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SpaceX Falcon 9 rises above two other rockets in amazing launch photo

A SpaceX Falcon 9 rocket with Starlink internet satellites on board lifts off from Launch Complex 40 at Cape Canaveral Space Force Station in Florida, on April 21, 2022. Alongside the launching rocket are two other boosters at the nearby NASA Kennedy Space Center preparing for space: a SpaceX Falcon 9 rocket with the company's Crew Dragon spacecraft, readying to launch Crew-4 from Kennedy’s Launch Complex 39A, and NASA’s moonbound Space Launch System rocket at Launch Complex 39B. (Image credit: NASA/Kim Shiflett)

A stunning SpaceX launch shot shows heavy traffic at two Florida spaceports last week.

At the center of the photo, which was taken on April 21, you can see a Falcon 9 rocket launching a batch of SpaceX's Starlink internet satellites from Launch Complex 40 at Cape Canaveral Space Force Station in Florida. It's not the only rocket in view, however.

To the left is another SpaceX Falcon 9 in final preparations for launching the Crew-4 mission to the International Space Station for NASA. That mission successfully launched four astronauts Wednesday (April 27) from Pad 39A at NASA's Kennedy Space Center (KSC).

And at right is NASA's moonbound Artemis 1 mission, which features an Orion spacecraft atop a Space Launch System megarocket. NASA was putting the Artemis 1 stack through its paces in a "wet dress rehearsal" test at KSC's Pad 39B. Following several glitches, however, officials decided to roll the stack off the pad Monday (April 25) to do more diagnosis at KSC's nearby Vehicle Assembly Building.

Live updates: SpaceX's Crew-4 astronaut mission for NASA

NASA has spent several weeks juggling launch pads to get missions out to space. In early April, Artemis 1's wet dress rehearsal and the launch of the all-private Axiom Space Ax-1 mission to the space station were briefly scheduled to take place hours apart at adjacent launch pads at KSC, while Crew-4 waited in the wings for its spot. (Ax-1 ultimately took off on April 8 amid ongoing Artemis 1 troubleshooting.)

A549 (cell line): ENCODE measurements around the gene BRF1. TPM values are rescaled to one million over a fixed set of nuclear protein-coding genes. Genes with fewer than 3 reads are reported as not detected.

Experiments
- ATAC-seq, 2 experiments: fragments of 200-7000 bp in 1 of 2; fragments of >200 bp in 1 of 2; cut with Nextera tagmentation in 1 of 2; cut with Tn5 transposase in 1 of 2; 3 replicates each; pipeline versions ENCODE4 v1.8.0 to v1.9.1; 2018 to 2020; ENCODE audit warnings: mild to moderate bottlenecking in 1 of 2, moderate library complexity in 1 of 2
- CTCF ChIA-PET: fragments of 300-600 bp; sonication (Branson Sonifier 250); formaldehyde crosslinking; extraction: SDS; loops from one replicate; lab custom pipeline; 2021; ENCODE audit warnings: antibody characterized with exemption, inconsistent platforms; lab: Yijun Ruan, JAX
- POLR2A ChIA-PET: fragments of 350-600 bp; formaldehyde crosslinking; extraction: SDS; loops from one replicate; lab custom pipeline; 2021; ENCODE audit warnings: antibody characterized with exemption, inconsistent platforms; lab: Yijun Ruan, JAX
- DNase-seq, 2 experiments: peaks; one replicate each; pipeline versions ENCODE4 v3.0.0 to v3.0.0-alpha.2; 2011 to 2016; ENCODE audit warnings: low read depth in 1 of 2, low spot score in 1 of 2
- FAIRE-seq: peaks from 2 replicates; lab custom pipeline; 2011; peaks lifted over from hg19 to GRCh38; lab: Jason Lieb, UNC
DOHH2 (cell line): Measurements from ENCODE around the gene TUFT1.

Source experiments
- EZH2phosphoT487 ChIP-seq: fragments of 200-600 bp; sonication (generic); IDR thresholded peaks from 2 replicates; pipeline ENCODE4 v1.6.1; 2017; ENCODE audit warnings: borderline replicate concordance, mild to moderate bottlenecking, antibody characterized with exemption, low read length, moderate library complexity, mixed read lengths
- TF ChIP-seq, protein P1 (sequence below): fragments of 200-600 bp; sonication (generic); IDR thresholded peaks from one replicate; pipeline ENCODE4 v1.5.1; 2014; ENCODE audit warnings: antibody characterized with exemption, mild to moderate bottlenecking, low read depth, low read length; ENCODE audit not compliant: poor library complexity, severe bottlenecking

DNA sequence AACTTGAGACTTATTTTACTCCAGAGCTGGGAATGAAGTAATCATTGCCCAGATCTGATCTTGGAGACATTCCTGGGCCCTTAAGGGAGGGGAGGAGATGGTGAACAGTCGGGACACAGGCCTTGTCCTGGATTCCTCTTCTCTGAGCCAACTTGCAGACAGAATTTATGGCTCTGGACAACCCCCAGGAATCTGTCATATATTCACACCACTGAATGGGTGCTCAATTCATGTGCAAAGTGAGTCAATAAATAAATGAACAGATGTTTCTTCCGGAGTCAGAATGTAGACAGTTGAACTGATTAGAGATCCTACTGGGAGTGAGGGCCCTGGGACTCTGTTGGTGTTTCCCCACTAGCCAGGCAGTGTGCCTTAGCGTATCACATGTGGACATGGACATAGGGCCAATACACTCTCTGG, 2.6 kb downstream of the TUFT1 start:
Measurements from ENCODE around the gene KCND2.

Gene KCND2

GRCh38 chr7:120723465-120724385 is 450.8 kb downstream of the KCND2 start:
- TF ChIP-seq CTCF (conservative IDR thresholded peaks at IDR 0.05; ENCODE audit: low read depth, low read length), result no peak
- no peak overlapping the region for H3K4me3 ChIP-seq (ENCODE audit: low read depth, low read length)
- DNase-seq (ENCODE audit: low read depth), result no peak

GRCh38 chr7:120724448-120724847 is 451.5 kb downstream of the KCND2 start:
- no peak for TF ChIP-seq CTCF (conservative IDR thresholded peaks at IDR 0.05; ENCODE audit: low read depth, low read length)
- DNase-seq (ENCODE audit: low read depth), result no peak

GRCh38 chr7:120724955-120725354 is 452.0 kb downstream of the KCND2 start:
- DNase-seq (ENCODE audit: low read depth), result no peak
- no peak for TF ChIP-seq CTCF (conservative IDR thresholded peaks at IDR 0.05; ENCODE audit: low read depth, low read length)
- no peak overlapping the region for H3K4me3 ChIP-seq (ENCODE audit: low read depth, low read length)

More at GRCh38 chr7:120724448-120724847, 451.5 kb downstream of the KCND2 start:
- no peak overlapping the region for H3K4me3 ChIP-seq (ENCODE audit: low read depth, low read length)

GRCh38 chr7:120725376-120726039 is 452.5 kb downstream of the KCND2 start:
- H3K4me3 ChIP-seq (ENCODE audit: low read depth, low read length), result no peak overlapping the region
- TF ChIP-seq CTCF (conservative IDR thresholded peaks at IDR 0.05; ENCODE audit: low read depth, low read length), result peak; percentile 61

While weather or technical issues can lead to delays and conflicts between launches, Kathy Lueders, NASA's human spaceflight chief, told reporters in March that a busy spaceport is a "good problem to have," as it shows a healthy range of missions.

The constant lineup of missions is in contrast to a decade before, when NASA's space shuttle program was the main client of KSC facilities. After the shuttle retired in 2011, however, the commercial space industry's launching pace accelerated. 

NASA and SpaceX started launching astronaut missions again from KSC in 2020, following a near-decade of exclusive use of Russian Soyuz spacecraft, which lift off from Kazakhstan.

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Elizabeth Howell
Staff Writer, Spaceflight

Elizabeth Howell, Ph.D., is a staff writer in the spaceflight channel since 2022. She was contributing writer for Space.com (opens in new tab) for 10 years before that, since 2012. As a proud Trekkie and Canadian, she also tackles topics like diversity, science fiction, astronomy and gaming to help others explore the universe. Elizabeth's on-site reporting includes two human spaceflight launches from Kazakhstan, three space shuttle missions in Florida, and embedded reporting from a simulated Mars mission in Utah. She holds a Ph.D. and M.Sc. in Space Studies from the University of North Dakota, and a Bachelor of Journalism from Canada's Carleton University. Elizabeth is also a post-secondary instructor in communications and science since 2015. Her latest book, Leadership Moments from NASA, is co-written with astronaut Dave Williams. Elizabeth first got interested in space after watching the movie Apollo 13 in 1996, and still wants to be an astronaut someday.